The Strongest Old Women Drive a Tractor Shirt, hoodie, tank top

The Strongest Old Women Drive a Tractor Shirt, hoodie, tank top

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The Strongest Old Women Drive a Tractor Shirt, hoodie, tank top

Most was born at Augsburg, Bavaria, February 5, 1846. According to his memoirs, he early found it necessary to resist the tyranny of a stepmother and the miserable treatment of his master. As a bookbinder apprentice, at a very early age, he took to his heels and went on the road of the world, where he soon came in contact with revolutionary ideas in the labor movement that greatly inspired him and urged him to read and study. It might be more appropriately said that he developed a ravenous appetite for knowledge and research of all the works of human science.

At that time socialistic ideas had just begun to exercise great influence upon the thinking mind of the European continents. The zeal and craving for knowledge displayed by the working people of those days can hardly be properly estimated, especially by the proletariat of this country, whose literature and source of knowledge chiefly consists of the daily papers. Workingmen, who worked ten and twelve hours in factories and shops, spent their evenings in study and reading of economic, political and philosophic works—Ferdinand Lassalle, Karl Marx, Engels, Bakunin and, later, Kropotkin; also Henry George’s “Progress and Poverty.” Added to these were the works of the materialistic-natural science schools, such as Darwin, Huxley, Molleschot, Karl Vogt, Ludwig Buechner, Haeckel, that constituted the mental diet of a large number of workingmen of that period. Just as the revolutionary economists were hailed as the liberators of physical slavery, so were the materialistic, naturalistic sciences accepted as the saviors from mental narrowness and darkness. The Strongest Old Women Drive a Tractor Shirt, hoodie, tank top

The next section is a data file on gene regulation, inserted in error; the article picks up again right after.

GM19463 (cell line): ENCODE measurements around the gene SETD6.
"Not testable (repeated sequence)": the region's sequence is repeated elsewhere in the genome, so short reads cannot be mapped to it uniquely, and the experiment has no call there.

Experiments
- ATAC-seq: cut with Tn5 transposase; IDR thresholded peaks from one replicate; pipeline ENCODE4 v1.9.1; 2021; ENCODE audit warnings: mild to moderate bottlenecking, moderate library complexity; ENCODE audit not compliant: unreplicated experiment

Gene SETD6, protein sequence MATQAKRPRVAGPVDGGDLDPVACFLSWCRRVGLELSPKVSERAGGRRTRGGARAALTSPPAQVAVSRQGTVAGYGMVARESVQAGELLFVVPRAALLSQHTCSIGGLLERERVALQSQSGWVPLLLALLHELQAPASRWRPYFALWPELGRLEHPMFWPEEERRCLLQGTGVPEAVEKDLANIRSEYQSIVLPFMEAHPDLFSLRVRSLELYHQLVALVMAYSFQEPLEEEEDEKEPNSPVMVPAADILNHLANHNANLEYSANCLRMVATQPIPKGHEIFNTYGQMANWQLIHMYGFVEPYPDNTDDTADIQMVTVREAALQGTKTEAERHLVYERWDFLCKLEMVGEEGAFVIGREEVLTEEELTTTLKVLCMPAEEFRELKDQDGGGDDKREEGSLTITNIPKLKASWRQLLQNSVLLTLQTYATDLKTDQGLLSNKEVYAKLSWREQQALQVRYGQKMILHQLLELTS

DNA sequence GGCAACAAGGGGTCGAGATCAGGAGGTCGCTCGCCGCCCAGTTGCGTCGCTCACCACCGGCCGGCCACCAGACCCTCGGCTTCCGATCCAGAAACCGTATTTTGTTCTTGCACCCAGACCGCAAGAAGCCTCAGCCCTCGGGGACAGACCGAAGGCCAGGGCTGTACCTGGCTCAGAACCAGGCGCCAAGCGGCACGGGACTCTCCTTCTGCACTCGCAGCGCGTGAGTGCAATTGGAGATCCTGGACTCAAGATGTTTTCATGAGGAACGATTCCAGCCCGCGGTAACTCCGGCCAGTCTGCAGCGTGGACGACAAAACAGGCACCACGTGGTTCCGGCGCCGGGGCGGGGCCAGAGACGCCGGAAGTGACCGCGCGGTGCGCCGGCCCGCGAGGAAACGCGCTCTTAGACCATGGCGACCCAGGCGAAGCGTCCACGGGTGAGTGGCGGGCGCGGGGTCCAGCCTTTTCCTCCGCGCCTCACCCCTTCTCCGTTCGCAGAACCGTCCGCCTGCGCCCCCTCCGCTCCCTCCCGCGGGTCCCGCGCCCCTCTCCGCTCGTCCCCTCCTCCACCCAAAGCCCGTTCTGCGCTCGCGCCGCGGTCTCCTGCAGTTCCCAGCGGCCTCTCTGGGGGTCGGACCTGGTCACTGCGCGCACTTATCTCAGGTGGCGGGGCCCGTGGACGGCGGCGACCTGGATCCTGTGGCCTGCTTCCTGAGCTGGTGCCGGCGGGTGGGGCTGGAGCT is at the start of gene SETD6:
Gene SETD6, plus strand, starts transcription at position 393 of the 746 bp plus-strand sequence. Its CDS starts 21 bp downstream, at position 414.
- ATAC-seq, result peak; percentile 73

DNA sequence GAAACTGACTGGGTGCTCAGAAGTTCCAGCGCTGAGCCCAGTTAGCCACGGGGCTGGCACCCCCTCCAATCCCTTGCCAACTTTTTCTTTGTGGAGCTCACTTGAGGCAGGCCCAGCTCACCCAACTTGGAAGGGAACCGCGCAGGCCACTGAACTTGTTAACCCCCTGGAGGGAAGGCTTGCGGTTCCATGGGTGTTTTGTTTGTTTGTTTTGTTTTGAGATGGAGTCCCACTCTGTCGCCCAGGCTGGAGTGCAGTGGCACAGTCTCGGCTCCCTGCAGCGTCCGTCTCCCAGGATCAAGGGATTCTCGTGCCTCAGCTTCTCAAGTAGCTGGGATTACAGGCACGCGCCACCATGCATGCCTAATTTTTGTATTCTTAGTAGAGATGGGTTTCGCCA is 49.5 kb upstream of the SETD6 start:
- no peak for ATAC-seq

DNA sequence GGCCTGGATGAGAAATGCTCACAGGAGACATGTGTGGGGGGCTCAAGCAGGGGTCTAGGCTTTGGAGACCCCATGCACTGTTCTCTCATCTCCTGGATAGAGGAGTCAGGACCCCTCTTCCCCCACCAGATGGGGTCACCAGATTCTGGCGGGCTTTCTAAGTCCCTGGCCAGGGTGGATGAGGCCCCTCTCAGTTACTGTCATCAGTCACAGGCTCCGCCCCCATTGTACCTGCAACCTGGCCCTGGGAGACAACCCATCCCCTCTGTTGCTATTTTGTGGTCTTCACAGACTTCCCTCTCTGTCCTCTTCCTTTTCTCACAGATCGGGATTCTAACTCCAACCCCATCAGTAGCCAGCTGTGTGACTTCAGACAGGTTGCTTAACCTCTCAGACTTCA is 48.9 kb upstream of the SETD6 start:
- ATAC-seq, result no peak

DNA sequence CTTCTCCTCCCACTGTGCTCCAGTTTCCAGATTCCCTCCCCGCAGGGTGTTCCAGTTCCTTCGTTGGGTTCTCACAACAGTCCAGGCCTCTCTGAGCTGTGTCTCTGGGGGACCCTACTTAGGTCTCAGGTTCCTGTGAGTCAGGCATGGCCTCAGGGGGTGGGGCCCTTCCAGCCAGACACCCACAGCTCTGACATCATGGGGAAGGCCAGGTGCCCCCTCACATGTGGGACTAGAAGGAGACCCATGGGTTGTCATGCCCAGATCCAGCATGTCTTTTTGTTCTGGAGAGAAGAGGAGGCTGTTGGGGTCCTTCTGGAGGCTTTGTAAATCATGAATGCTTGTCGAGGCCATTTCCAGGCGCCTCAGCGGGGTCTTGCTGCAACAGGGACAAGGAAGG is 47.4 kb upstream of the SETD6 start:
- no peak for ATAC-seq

Most was untiring in his work of popularizing these ideas, and as he could quickly grasp things he was tremendously successful in simplifying scientific books into pamphlets and essays, accessible to the ordinary intelligence of the working people. He possessed a marvelous memory, and once he got hold of an amount of data he could easily avail himself of it at any moment. This was particularly true in the domain of history, with its compilation of bloodcurdling events, from which he drew his conclusions of how the human race ought not to live.

Together with his journalistic activity, he combined oral propaganda. His power of delivery was marvelous, and those who heard him in his early days will understand why the powers of the world stood in awe before him. He not only had a very convincing way, but he succeeded in keeping his audiences spellbound or to bring them up to the highest pitch of enthusiasm.

The scene of his first great activity was in Vienna, where he was soon met with many indictments and persecutions from the authorities, who mercilessly pursued him for the rest of his life. After a term of imprisonment in several American prisons, he went to Germany, where he became the editor of the “Free Press” in Berlin, but his original and biting criticism of bureaucracy again brought him in conflict with the powers that be. The Berlin prison, Ploetzensee, soon closed its doors on the culprit. Even to-day those who visit that famous institution of civilization are still shown Most’s cell.

 

 

 

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